Would teacher quality improve if every year the worst teacher in the building was voted off the island, a la Survivor? That’s the suggestion of Dangerously Irrelevant’s Scott McLeod. His “modest proposal” for improving teacher quality suggests first doing everything possible to create a positive working climate. But since students, parents, administrators and other teachers know who is just going through the motions, he argues, every year they should all get a vote, with the worst underperformer sent off.
If you don’t have a robust teacher evaluation system (or if you’re worried about administrator bias), do it like they do on Survivor: everyone gets a vote and the one with the most votes leaves the island. Administrators, teachers, staff, students, parents – everyone involved with the school gets a vote. Dismissal by consensus. The more that are involved, (hopefully) the less likelihood of a witch hunt. If necessary, modify the master contract to make this happen.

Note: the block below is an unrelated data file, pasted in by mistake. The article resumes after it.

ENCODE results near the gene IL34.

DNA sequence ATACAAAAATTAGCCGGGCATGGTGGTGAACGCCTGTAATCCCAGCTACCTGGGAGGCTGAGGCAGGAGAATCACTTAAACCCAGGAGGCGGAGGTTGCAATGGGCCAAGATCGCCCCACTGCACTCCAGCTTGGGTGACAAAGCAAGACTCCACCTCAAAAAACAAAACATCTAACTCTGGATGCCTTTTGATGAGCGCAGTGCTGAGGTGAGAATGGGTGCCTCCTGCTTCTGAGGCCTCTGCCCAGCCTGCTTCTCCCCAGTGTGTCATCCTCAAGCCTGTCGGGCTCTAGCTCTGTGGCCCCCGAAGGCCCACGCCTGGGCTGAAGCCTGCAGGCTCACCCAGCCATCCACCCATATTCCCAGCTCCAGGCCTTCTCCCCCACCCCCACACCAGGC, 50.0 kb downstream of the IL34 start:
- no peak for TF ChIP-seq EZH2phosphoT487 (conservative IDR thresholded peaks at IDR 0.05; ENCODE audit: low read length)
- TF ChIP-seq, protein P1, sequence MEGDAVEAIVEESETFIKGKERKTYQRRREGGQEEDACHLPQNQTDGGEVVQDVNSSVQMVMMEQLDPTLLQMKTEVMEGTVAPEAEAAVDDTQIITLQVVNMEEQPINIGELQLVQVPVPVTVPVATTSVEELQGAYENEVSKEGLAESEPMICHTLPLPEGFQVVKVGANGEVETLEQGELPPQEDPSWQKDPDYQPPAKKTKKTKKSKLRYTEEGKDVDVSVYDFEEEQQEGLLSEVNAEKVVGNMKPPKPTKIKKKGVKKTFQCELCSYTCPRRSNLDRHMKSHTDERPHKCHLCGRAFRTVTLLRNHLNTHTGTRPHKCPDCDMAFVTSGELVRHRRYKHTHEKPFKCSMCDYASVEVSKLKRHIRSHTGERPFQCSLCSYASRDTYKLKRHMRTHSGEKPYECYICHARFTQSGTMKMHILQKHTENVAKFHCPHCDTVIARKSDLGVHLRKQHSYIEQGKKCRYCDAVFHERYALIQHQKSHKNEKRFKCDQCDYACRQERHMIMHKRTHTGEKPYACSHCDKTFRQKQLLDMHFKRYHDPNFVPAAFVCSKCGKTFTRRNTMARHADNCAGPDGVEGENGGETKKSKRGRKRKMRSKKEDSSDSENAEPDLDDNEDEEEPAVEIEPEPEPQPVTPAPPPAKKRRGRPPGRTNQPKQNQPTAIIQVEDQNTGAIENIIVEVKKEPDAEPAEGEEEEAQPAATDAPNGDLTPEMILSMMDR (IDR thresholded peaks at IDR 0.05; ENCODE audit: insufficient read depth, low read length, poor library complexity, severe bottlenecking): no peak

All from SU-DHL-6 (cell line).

I appreciate the intent of McLeod’s proposal. He’s absolutely right that the larger school community has excellent radar for who is breaking rocks and who is merely going through the motions. That said, his specific proposal would incentivize office politics as surely as test-driven accountability incentivizes test prep and curriculum narrowing. Plus there’s the problem of that long line of great teachers, which is still not forming outside struggling schools.
I once worked in a large corporation where the informal motto was “it’s better to be popular than competent.” It’s not a formula for long-term excellence. Still McLeod’s idea reminds us that there is something to be said for the wisdom of crowds, and that test scores are not the alpha and omega of great teaching.